12 Facts About Mount Fuji


Mount Fuji is an active stratovolcano that last erupted from 1707 to 1708.

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Current kanji for Mount Fuji, and, mean "wealth" or "abundant" and "man of status" respectively.

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Mount Fuji is an attractive volcanic cone and a frequent subject of Japanese art especially after 1600, when Edo became the capital and people saw the mountain while traveling on the Tokaido road.

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Today, Mount Fuji is an international destination for tourism and mountain climbing.

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Mount Fuji was added to the World Heritage List as a Cultural Site on June 22, 2013.

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Mount Fuji is a very distinctive feature of the geography of Japan.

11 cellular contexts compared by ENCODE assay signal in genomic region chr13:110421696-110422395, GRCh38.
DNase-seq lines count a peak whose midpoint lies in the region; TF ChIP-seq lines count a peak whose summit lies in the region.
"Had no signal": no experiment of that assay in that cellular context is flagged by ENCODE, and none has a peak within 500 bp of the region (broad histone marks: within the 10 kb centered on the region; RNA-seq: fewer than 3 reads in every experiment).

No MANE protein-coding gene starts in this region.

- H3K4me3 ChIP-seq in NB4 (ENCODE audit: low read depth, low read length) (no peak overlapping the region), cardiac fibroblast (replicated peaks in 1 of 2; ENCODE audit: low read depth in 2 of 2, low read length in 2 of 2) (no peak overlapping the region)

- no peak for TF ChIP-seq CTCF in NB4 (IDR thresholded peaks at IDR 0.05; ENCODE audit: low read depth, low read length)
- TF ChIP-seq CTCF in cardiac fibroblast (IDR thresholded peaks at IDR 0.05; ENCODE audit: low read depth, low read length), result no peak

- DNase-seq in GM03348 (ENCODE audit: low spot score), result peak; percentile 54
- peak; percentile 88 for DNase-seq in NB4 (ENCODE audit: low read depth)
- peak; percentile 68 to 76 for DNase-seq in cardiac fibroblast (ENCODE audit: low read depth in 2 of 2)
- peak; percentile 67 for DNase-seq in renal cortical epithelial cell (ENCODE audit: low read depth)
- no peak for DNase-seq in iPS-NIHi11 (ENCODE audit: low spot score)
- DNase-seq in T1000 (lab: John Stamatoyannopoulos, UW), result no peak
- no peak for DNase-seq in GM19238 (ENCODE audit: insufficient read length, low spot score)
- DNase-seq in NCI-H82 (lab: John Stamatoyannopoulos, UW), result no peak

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Mount Fuji is located at a triple junction trench where the Amurian Plate, Okhotsk Plate, and Philippine Sea Plate meet.

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Mount Fuji is located near three island arcs: the Southwestern Japan Arc, the Northeastern Japan Arc, and the Izu-Bonin-Mariana Arc.

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Mount Fuji started erupting 100, 000 years ago, with Ko-Fuji forming 100, 000 to 17, 000 years ago, but which is almost completely buried.

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Mount Fuji has more than 70 lava tunnels and extensive lava tree molds.

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Mount Fuji spewed cinders and ash which fell like rain in Izu, Kai, Sagami, and Musashi.

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Also, because Mount Fuji is designated as a national park, it is illegal to camp above the fifth station.

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